Dead (and Undead) People Don’t Use Windows

2001 – In light of the recent admission by Microsoft that “funded advocacy groups” have sent letters from dead people to newspapers in support of the beleaguered* computer software company, Apple Computer has issued a press release noting the tremendous advantages the Macintosh computer has for “the dead or recently unliving.”

Among other advantages, the Macintosh offers these feature of unique interest to its dead and undead customers:

  • Ability to restart the computer via the Energy Saver control panel at specific times, such as midnight.
  • One-button whole-mouse operation, easier for those hands that aren’t as flexible as they used to be.
  • High resolution monitors with on-the-maggot resolution switching.
  • Ability to apply high voltages to peripherals (such as your heart) directly from the powered USB and FireWire ports.
  • High-resolution printing capable of printing death certificates valid in 49 states (except Washington State, which requires a valid Microsoft Owner’s Permit and Valid Registration Number. Apple is currently working on this compatibility issue with the Microsoft Undead Business Unit).

Mainstream media, however, see the dead as a strong market for Microsoft, which has inspired people to accidentally “cross over” in fits of anger directed at high-voltage CRT units. Macintosh computers, except for iMacs, are not based on dangerous CRT technology, and will require other tactics to convert customers via lethal doses of electrical current.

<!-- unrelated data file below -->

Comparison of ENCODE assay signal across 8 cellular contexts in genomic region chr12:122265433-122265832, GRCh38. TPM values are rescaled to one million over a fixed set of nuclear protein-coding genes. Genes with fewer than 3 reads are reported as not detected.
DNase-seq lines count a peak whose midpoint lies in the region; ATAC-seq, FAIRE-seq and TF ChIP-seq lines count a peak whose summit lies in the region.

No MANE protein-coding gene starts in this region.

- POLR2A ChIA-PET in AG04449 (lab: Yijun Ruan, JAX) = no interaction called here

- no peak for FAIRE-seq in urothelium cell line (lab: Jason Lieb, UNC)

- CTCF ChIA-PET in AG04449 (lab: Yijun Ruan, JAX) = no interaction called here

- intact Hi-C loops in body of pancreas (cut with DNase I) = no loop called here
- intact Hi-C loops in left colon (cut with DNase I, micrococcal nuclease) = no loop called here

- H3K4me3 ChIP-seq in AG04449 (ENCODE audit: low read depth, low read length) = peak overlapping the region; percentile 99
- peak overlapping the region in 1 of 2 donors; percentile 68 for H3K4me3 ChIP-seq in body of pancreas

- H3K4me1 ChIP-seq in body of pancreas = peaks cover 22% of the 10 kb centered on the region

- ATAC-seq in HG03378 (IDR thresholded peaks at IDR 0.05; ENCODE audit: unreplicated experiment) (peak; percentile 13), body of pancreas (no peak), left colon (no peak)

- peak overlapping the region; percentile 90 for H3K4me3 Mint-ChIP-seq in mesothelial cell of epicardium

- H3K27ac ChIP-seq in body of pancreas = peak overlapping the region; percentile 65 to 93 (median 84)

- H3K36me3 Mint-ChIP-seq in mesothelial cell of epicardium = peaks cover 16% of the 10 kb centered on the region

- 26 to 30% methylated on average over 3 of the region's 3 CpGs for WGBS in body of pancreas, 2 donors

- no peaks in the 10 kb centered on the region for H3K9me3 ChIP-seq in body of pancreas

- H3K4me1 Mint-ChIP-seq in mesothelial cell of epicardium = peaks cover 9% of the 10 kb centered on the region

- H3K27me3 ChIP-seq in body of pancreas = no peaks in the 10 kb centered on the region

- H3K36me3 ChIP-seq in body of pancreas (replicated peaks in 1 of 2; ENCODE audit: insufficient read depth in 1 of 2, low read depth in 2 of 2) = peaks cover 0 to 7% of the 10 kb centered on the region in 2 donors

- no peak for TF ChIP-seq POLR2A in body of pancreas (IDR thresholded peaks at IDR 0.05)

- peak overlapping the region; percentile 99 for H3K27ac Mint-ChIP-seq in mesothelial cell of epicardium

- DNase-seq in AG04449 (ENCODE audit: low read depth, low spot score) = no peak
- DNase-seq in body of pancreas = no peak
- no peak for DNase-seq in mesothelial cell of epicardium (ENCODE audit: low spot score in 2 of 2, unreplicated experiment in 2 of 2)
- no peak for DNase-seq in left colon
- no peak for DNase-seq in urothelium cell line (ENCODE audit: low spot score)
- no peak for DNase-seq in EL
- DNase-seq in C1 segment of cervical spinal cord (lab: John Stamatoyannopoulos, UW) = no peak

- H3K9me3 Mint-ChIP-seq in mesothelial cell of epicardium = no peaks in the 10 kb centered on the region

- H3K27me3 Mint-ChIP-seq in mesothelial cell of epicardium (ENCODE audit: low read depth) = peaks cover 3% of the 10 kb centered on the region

The low-power USB and FireWire strategies are deemed too slow by the gaming community, which claims it often takes weeks or months of exposure to get the same level of crispiness that only a few minutes of Windows can generate. An Apple spokesperson declined to comment on the persistent rumors that Apple is preparing an LCD-based iMac to serve these customers with an exposed, high voltage frame to take the place of the heavier and bulkier CRT voltage conversion unit.

Windows advocacy groups “Gates of Hell” and “Picture Windows over Valhalla” said that, aside from the appropriateness of Windows for the brain-dead, they also believed that, quote, “aaarguh, grap, fragulll.” A spokesman for Microsoft declined to elaborate or translate but did note the grammatical parallels between “Windows innovation” and “living dead.”

 * “Beleaguered. He said ‘beleaguered’… heh, heh.”

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